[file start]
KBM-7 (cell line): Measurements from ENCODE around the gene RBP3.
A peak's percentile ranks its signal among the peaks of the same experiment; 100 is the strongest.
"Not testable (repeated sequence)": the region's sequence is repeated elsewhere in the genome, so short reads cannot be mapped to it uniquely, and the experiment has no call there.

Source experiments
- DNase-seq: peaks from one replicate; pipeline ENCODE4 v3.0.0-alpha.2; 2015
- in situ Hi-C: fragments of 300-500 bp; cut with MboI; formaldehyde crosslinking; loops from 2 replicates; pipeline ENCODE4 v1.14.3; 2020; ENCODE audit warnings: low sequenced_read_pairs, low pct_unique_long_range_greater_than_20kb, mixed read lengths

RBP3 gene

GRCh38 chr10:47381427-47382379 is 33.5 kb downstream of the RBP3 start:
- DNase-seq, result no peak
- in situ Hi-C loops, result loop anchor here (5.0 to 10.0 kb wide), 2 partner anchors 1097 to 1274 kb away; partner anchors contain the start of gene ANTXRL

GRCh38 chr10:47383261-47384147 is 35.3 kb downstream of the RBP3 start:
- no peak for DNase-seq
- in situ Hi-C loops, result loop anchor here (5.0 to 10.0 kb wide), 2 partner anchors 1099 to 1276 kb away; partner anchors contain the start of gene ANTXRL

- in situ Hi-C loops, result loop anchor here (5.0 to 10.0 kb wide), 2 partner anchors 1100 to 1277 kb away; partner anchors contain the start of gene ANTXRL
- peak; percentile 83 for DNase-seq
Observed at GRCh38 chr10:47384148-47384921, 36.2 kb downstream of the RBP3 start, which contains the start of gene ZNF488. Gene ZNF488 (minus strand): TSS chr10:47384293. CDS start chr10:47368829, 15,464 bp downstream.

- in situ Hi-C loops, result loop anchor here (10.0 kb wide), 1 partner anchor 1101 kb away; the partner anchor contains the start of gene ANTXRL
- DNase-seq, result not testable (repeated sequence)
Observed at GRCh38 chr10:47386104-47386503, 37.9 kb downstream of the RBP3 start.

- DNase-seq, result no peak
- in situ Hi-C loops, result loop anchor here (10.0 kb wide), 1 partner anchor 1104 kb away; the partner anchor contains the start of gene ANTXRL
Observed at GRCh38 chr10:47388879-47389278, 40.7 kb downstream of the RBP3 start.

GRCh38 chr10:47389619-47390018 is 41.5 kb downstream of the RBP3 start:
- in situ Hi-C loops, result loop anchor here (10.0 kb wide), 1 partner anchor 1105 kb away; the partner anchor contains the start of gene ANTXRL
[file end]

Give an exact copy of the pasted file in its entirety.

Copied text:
KBM-7 (cell line): Measurements from ENCODE around the gene RBP3.
A peak's percentile ranks its signal among the peaks of the same experiment; 100 is the strongest.
"Not testable (repeated sequence)": the region's sequence is repeated elsewhere in the genome, so short reads cannot be mapped to it uniquely, and the experiment has no call there.

Source experiments
- DNase-seq: peaks from one replicate; pipeline ENCODE4 v3.0.0-alpha.2; 2015
- in situ Hi-C: fragments of 300-500 bp; cut with MboI; formaldehyde crosslinking; loops from 2 replicates; pipeline ENCODE4 v1.14.3; 2020; ENCODE audit warnings: low sequenced_read_pairs, low pct_unique_long_range_greater_than_20kb, mixed read lengths

RBP3 gene

GRCh38 chr10:47381427-47382379 is 33.5 kb downstream of the RBP3 start:
- DNase-seq, result no peak
- in situ Hi-C loops, result loop anchor here (5.0 to 10.0 kb wide), 2 partner anchors 1097 to 1274 kb away; partner anchors contain the start of gene ANTXRL

GRCh38 chr10:47383261-47384147 is 35.3 kb downstream of the RBP3 start:
- no peak for DNase-seq
- in situ Hi-C loops, result loop anchor here (5.0 to 10.0 kb wide), 2 partner anchors 1099 to 1276 kb away; partner anchors contain the start of gene ANTXRL

- in situ Hi-C loops, result loop anchor here (5.0 to 10.0 kb wide), 2 partner anchors 1100 to 1277 kb away; partner anchors contain the start of gene ANTXRL
- peak; percentile 83 for DNase-seq
Observed at GRCh38 chr10:47384148-47384921, 36.2 kb downstream of the RBP3 start, which contains the start of gene ZNF488. Gene ZNF488 (minus strand): TSS chr10:47384293. CDS start chr10:47368829, 15,464 bp downstream.

- in situ Hi-C loops, result loop anchor here (10.0 kb wide), 1 partner anchor 1101 kb away; the partner anchor contains the start of gene ANTXRL
- DNase-seq, result not testable (repeated sequence)
Observed at GRCh38 chr10:47386104-47386503, 37.9 kb downstream of the RBP3 start.

- DNase-seq, result no peak
- in situ Hi-C loops, result loop anchor here (10.0 kb wide), 1 partner anchor 1104 kb away; the partner anchor contains the start of gene ANTXRL
Observed at GRCh38 chr10:47388879-47389278, 40.7 kb downstream of the RBP3 start.

GRCh38 chr10:47389619-47390018 is 41.5 kb downstream of the RBP3 start:
- in situ Hi-C loops, result loop anchor here (10.0 kb wide), 1 partner anchor 1105 kb away; the partner anchor contains the start of gene ANTXRL